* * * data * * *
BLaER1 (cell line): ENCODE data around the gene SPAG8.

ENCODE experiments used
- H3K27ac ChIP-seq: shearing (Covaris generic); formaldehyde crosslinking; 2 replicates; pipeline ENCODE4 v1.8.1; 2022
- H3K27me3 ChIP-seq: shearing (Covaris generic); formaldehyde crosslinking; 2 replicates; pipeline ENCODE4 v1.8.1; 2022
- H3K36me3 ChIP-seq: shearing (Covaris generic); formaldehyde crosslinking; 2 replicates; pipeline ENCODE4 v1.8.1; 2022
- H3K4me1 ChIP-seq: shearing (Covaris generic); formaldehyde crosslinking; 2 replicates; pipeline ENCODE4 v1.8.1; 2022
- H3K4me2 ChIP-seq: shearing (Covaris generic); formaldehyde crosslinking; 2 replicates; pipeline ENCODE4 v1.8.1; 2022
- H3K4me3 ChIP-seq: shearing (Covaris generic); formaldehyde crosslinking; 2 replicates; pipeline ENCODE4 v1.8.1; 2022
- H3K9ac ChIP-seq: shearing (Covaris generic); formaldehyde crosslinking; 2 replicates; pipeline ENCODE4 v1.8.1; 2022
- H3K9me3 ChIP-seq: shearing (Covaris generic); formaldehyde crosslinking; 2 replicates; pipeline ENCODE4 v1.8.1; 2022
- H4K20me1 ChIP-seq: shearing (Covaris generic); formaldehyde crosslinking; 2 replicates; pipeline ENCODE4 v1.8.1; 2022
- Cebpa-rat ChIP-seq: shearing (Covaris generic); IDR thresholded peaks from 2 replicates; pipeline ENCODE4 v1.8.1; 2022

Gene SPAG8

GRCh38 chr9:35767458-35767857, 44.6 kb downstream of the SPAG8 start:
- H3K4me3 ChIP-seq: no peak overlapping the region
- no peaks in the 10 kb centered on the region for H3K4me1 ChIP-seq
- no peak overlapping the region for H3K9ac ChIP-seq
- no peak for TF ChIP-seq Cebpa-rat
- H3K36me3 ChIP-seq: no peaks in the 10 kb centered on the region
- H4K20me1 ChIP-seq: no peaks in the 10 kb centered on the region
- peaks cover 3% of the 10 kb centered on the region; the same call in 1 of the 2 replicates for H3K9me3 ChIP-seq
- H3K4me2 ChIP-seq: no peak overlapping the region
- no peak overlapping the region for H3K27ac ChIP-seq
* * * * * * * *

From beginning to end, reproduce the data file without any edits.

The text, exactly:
BLaER1 (cell line): ENCODE data around the gene SPAG8.

ENCODE experiments used
- H3K27ac ChIP-seq: shearing (Covaris generic); formaldehyde crosslinking; 2 replicates; pipeline ENCODE4 v1.8.1; 2022
- H3K27me3 ChIP-seq: shearing (Covaris generic); formaldehyde crosslinking; 2 replicates; pipeline ENCODE4 v1.8.1; 2022
- H3K36me3 ChIP-seq: shearing (Covaris generic); formaldehyde crosslinking; 2 replicates; pipeline ENCODE4 v1.8.1; 2022
- H3K4me1 ChIP-seq: shearing (Covaris generic); formaldehyde crosslinking; 2 replicates; pipeline ENCODE4 v1.8.1; 2022
- H3K4me2 ChIP-seq: shearing (Covaris generic); formaldehyde crosslinking; 2 replicates; pipeline ENCODE4 v1.8.1; 2022
- H3K4me3 ChIP-seq: shearing (Covaris generic); formaldehyde crosslinking; 2 replicates; pipeline ENCODE4 v1.8.1; 2022
- H3K9ac ChIP-seq: shearing (Covaris generic); formaldehyde crosslinking; 2 replicates; pipeline ENCODE4 v1.8.1; 2022
- H3K9me3 ChIP-seq: shearing (Covaris generic); formaldehyde crosslinking; 2 replicates; pipeline ENCODE4 v1.8.1; 2022
- H4K20me1 ChIP-seq: shearing (Covaris generic); formaldehyde crosslinking; 2 replicates; pipeline ENCODE4 v1.8.1; 2022
- Cebpa-rat ChIP-seq: shearing (Covaris generic); IDR thresholded peaks from 2 replicates; pipeline ENCODE4 v1.8.1; 2022

Gene SPAG8

GRCh38 chr9:35767458-35767857, 44.6 kb downstream of the SPAG8 start:
- H3K4me3 ChIP-seq: no peak overlapping the region
- no peaks in the 10 kb centered on the region for H3K4me1 ChIP-seq
- no peak overlapping the region for H3K9ac ChIP-seq
- no peak for TF ChIP-seq Cebpa-rat
- H3K36me3 ChIP-seq: no peaks in the 10 kb centered on the region
- H4K20me1 ChIP-seq: no peaks in the 10 kb centered on the region
- peaks cover 3% of the 10 kb centered on the region; the same call in 1 of the 2 replicates for H3K9me3 ChIP-seq
- H3K4me2 ChIP-seq: no peak overlapping the region
- no peak overlapping the region for H3K27ac ChIP-seq